All About Romania
Romania sprawls across southeastern Europe from the Carpathian Mountains to the Danube Valley to the shores of the Black Sea, a relatively young nation knitted together in 1877 from the medieval principalities of Wallachia, Moldavia, and Transylvania. Romania—with its ethnic mix of Balkan Slavs, Saxon Germans, Hungarian Magyar, and Roma Gypsies—is a wild, fascinating, widely misunderstood country still suffering a bit from its historic reputation for producing legendary bad guys.
In the 20th century alone, it suffered Communist dictator Nicolae Ceaușescu and eager Nazi ally Ion Antonescu, but its most famous baddie by far was the mid-15th century Vlad III, better known as Vlad Țepeș (Vlad the Impaler), a local hero who fought the Ottoman Empire and was not nearly as brutal as his later, greatly exaggerated foreign reputation would suggest (not that he couldn’t be cruel, just that he probably didn’t deserve to have his identity borrowed by Bram Stoker to form the backstory for his vampire “Count Dracula”).
Truth be told, few come to Romania to spend time in Bucharest, Europe’s sixth-largest city, but—despite the crumbling buildings and blight of brutally dull Stalinist architecture—Bucharest is a dynamic place modernizing at a frenetic pace, with several museums and Ceaușescu’s comically oversized Parliamentary Palace to explore. Much of the rest of Romania is either rural or wooded. The spectacular Southern Carpathian mountains, home to Europe’s best-value skiing and great hiking trails, were the core of the pre-Roman Thracian Kingdom of Dacia. They now form the province of Transylvania, all forested hills peppered with medieval villages built around distinctive fortified churches. Here you’ll find the open-air museum of traditional folk architecture and life in Sibiu, the historic city of Brasov with its Gothic Black Church, and the brightly painted houses and cobblestone alleys of Sighişoara, birthplace of Romania’s most (in)famous native son, Vlad Țepeș.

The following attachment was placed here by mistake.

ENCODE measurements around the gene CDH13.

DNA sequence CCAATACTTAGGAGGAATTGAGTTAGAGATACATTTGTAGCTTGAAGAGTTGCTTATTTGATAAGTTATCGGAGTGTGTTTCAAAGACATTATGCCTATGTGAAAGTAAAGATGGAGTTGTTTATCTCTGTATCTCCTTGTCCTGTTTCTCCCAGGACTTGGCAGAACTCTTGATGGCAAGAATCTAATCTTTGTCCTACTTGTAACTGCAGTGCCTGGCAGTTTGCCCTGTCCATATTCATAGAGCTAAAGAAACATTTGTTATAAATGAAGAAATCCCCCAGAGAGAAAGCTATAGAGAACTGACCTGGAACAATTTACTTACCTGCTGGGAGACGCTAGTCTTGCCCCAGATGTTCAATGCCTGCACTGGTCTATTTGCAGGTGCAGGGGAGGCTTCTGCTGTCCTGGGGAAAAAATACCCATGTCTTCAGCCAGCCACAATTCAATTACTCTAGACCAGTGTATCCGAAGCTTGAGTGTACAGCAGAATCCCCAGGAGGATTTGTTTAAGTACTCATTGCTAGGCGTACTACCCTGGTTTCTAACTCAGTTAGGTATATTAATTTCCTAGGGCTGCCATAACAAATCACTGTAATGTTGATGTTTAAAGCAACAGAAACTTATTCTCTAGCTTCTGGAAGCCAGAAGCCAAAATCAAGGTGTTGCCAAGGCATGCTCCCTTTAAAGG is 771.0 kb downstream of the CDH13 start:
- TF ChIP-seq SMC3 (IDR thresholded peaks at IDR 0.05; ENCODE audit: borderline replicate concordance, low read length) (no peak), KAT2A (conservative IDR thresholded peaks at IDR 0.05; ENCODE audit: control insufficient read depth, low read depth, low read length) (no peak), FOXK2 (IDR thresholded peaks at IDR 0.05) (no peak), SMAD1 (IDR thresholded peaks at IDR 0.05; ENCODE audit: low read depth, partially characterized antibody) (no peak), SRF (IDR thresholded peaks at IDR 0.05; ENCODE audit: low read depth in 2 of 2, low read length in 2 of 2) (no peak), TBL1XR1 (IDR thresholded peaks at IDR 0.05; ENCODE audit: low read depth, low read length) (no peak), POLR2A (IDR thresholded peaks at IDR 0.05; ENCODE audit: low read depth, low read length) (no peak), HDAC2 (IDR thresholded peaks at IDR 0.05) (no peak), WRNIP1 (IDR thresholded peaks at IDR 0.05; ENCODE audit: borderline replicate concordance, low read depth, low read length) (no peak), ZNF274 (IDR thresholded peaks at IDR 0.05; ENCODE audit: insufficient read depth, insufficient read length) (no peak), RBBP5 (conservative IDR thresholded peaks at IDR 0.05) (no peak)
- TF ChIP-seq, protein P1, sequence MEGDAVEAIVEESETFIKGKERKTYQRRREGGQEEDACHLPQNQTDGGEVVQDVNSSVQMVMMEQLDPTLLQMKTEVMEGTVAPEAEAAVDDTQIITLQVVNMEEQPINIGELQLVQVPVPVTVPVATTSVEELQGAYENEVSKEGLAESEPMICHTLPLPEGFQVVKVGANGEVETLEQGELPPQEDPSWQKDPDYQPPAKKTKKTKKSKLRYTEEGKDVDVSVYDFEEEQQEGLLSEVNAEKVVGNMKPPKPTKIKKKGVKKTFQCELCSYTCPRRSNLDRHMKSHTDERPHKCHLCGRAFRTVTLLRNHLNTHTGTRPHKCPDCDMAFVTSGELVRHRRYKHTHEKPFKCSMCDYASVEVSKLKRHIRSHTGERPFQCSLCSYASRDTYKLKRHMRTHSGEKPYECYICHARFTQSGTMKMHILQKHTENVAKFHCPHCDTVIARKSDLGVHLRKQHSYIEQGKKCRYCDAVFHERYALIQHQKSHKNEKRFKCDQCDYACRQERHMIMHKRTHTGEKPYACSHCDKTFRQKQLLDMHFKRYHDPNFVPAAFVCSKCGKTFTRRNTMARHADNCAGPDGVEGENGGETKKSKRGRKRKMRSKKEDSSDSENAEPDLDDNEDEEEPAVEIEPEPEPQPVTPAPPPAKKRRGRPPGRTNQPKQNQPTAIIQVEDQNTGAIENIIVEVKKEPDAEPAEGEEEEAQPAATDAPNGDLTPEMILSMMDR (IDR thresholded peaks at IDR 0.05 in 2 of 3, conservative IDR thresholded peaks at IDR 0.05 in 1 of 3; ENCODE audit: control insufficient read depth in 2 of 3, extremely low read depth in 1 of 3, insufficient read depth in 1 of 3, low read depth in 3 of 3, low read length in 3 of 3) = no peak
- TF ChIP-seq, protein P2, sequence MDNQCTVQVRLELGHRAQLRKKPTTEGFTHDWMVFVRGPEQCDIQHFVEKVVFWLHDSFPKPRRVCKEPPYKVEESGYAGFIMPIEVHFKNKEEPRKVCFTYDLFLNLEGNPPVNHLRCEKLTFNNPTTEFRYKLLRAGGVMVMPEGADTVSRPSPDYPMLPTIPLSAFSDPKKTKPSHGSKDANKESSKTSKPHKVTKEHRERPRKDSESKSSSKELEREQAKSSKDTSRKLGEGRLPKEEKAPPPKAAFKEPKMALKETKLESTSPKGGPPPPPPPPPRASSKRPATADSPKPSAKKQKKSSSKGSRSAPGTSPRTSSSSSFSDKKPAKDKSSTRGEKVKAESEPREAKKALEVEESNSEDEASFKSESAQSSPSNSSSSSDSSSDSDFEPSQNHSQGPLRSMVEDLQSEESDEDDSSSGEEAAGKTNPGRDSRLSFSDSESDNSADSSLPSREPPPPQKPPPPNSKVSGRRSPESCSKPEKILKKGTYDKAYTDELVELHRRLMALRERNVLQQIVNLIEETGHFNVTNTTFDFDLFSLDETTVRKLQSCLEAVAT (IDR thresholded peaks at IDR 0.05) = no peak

Romania is also brimming with evocative castles, from the turreted late 19th century fantasy of Peleş Castle above Sinaia to the fortified Bran Castle, which is dramatic enough even if—despite the local tourism industry’s investment on this as “Dracula’s Castle”—Vlad the Impaler never actually lived here (at most, he might have spent a few nights).
When to Go to Romania: It can get surprisingly hot in summer, and brutally cold in the winter (especially in the rural, mountainous areas that are among Romania’s biggest draws), so unless you are skiing, fall and spring are best.
Events and Holidays in Romania:
|Nearly 30 performers and bands from more than two dozen countries—mainly young, yet-to-be-discovered acts—come to Bucharest to showcase their jazz chops in performances, workshops, and jam sessions.|
|The Electric Castle Festival is a four-day celebration of electronic dance music and live concerts at Transylvania's Bánffy Castle, near Cluj-Napoca.|
|The Middle Ages are recreated through a crafts fair, music, dance, and food.|
|Girls from surrounding villages don traditional costumes and trek up to a meadow on Gaina Mountain to dance, feast, blow Alpenhorns and—traditionally—find themselves a husband from another village.|